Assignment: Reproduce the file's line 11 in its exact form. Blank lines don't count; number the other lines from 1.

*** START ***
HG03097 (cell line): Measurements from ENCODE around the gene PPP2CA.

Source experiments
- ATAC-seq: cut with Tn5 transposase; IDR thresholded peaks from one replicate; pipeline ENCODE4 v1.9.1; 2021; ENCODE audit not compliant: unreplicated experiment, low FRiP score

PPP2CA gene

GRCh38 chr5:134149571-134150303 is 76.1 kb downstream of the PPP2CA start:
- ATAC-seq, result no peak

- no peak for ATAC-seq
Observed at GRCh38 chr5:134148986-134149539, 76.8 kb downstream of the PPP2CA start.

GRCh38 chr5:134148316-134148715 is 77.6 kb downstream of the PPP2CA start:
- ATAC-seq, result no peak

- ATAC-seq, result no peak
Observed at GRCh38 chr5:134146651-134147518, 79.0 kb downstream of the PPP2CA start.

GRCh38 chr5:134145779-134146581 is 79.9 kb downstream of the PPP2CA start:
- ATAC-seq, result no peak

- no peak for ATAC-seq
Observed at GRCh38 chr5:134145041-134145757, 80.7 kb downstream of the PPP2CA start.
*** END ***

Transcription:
- ATAC-seq, result no peak